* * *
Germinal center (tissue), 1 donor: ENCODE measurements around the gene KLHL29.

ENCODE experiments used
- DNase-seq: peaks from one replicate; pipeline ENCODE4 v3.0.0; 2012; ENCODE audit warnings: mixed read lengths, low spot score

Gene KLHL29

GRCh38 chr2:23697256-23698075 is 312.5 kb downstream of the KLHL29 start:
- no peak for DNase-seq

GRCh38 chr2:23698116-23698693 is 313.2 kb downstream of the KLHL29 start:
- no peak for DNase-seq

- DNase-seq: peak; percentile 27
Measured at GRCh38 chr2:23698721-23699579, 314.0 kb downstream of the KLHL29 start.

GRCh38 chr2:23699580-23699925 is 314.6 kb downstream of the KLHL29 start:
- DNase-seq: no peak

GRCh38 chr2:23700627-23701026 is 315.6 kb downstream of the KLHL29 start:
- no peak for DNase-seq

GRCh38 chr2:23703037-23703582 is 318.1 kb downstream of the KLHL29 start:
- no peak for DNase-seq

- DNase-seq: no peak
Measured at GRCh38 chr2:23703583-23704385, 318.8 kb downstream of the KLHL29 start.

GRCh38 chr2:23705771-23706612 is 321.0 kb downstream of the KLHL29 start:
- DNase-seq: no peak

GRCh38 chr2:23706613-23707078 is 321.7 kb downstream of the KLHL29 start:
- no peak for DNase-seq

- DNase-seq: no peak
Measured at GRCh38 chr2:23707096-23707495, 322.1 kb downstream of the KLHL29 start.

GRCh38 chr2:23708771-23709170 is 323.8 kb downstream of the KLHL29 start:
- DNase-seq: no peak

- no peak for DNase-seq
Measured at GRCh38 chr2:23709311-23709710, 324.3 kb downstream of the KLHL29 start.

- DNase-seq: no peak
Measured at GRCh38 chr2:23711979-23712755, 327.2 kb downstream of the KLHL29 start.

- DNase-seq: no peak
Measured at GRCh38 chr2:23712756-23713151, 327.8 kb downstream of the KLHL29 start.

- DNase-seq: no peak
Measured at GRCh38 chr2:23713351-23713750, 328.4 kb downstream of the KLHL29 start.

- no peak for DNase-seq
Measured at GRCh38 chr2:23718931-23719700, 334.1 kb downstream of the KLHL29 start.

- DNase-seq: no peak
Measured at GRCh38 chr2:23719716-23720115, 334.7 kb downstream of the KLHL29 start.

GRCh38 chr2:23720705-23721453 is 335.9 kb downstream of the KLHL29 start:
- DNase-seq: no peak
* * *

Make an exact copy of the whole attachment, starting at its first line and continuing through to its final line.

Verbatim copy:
Germinal center (tissue), 1 donor: ENCODE measurements around the gene KLHL29.

ENCODE experiments used
- DNase-seq: peaks from one replicate; pipeline ENCODE4 v3.0.0; 2012; ENCODE audit warnings: mixed read lengths, low spot score

Gene KLHL29

GRCh38 chr2:23697256-23698075 is 312.5 kb downstream of the KLHL29 start:
- no peak for DNase-seq

GRCh38 chr2:23698116-23698693 is 313.2 kb downstream of the KLHL29 start:
- no peak for DNase-seq

- DNase-seq: peak; percentile 27
Measured at GRCh38 chr2:23698721-23699579, 314.0 kb downstream of the KLHL29 start.

GRCh38 chr2:23699580-23699925 is 314.6 kb downstream of the KLHL29 start:
- DNase-seq: no peak

GRCh38 chr2:23700627-23701026 is 315.6 kb downstream of the KLHL29 start:
- no peak for DNase-seq

GRCh38 chr2:23703037-23703582 is 318.1 kb downstream of the KLHL29 start:
- no peak for DNase-seq

- DNase-seq: no peak
Measured at GRCh38 chr2:23703583-23704385, 318.8 kb downstream of the KLHL29 start.

GRCh38 chr2:23705771-23706612 is 321.0 kb downstream of the KLHL29 start:
- DNase-seq: no peak

GRCh38 chr2:23706613-23707078 is 321.7 kb downstream of the KLHL29 start:
- no peak for DNase-seq

- DNase-seq: no peak
Measured at GRCh38 chr2:23707096-23707495, 322.1 kb downstream of the KLHL29 start.

GRCh38 chr2:23708771-23709170 is 323.8 kb downstream of the KLHL29 start:
- DNase-seq: no peak

- no peak for DNase-seq
Measured at GRCh38 chr2:23709311-23709710, 324.3 kb downstream of the KLHL29 start.

- DNase-seq: no peak
Measured at GRCh38 chr2:23711979-23712755, 327.2 kb downstream of the KLHL29 start.

- DNase-seq: no peak
Measured at GRCh38 chr2:23712756-23713151, 327.8 kb downstream of the KLHL29 start.

- DNase-seq: no peak
Measured at GRCh38 chr2:23713351-23713750, 328.4 kb downstream of the KLHL29 start.

- no peak for DNase-seq
Measured at GRCh38 chr2:23718931-23719700, 334.1 kb downstream of the KLHL29 start.

- DNase-seq: no peak
Measured at GRCh38 chr2:23719716-23720115, 334.7 kb downstream of the KLHL29 start.

GRCh38 chr2:23720705-23721453 is 335.9 kb downstream of the KLHL29 start:
- DNase-seq: no peak